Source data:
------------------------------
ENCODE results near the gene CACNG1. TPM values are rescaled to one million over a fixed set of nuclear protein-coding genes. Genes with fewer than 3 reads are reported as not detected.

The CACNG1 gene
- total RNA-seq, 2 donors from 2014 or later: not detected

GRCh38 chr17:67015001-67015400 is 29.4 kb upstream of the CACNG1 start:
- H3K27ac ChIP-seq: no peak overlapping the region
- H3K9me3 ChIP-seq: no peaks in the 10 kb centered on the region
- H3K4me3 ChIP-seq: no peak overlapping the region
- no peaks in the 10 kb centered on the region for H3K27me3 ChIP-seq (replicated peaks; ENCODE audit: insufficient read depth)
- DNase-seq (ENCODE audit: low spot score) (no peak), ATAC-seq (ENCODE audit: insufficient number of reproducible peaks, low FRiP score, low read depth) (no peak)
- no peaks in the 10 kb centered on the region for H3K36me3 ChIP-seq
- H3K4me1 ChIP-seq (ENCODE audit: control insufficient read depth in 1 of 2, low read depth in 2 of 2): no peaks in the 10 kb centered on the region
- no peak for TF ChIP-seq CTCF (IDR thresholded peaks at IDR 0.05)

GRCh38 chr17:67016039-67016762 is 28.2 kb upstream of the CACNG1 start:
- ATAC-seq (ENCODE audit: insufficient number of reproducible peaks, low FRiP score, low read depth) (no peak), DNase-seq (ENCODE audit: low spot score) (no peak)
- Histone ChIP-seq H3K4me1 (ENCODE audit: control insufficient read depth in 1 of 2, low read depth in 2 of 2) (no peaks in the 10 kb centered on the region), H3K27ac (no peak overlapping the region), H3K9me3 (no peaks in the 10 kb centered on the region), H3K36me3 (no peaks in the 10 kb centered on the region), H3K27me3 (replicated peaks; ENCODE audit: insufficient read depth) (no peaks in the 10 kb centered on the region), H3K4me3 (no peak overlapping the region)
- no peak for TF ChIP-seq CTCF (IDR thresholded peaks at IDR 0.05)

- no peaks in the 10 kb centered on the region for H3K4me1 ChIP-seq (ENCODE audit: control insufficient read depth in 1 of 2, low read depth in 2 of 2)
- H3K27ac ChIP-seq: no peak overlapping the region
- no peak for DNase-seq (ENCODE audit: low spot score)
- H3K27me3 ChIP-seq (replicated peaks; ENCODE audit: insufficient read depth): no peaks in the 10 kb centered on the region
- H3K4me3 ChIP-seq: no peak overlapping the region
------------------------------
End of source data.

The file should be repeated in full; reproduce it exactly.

ENCODE results near the gene CACNG1. TPM values are rescaled to one million over a fixed set of nuclear protein-coding genes. Genes with fewer than 3 reads are reported as not detected.

The CACNG1 gene
- total RNA-seq, 2 donors from 2014 or later: not detected

GRCh38 chr17:67015001-67015400 is 29.4 kb upstream of the CACNG1 start:
- H3K27ac ChIP-seq: no peak overlapping the region
- H3K9me3 ChIP-seq: no peaks in the 10 kb centered on the region
- H3K4me3 ChIP-seq: no peak overlapping the region
- no peaks in the 10 kb centered on the region for H3K27me3 ChIP-seq (replicated peaks; ENCODE audit: insufficient read depth)
- DNase-seq (ENCODE audit: low spot score) (no peak), ATAC-seq (ENCODE audit: insufficient number of reproducible peaks, low FRiP score, low read depth) (no peak)
- no peaks in the 10 kb centered on the region for H3K36me3 ChIP-seq
- H3K4me1 ChIP-seq (ENCODE audit: control insufficient read depth in 1 of 2, low read depth in 2 of 2): no peaks in the 10 kb centered on the region
- no peak for TF ChIP-seq CTCF (IDR thresholded peaks at IDR 0.05)

GRCh38 chr17:67016039-67016762 is 28.2 kb upstream of the CACNG1 start:
- ATAC-seq (ENCODE audit: insufficient number of reproducible peaks, low FRiP score, low read depth) (no peak), DNase-seq (ENCODE audit: low spot score) (no peak)
- Histone ChIP-seq H3K4me1 (ENCODE audit: control insufficient read depth in 1 of 2, low read depth in 2 of 2) (no peaks in the 10 kb centered on the region), H3K27ac (no peak overlapping the region), H3K9me3 (no peaks in the 10 kb centered on the region), H3K36me3 (no peaks in the 10 kb centered on the region), H3K27me3 (replicated peaks; ENCODE audit: insufficient read depth) (no peaks in the 10 kb centered on the region), H3K4me3 (no peak overlapping the region)
- no peak for TF ChIP-seq CTCF (IDR thresholded peaks at IDR 0.05)

- no peaks in the 10 kb centered on the region for H3K4me1 ChIP-seq (ENCODE audit: control insufficient read depth in 1 of 2, low read depth in 2 of 2)
- H3K27ac ChIP-seq: no peak overlapping the region
- no peak for DNase-seq (ENCODE audit: low spot score)
- H3K27me3 ChIP-seq (replicated peaks; ENCODE audit: insufficient read depth): no peaks in the 10 kb centered on the region
- H3K4me3 ChIP-seq: no peak overlapping the region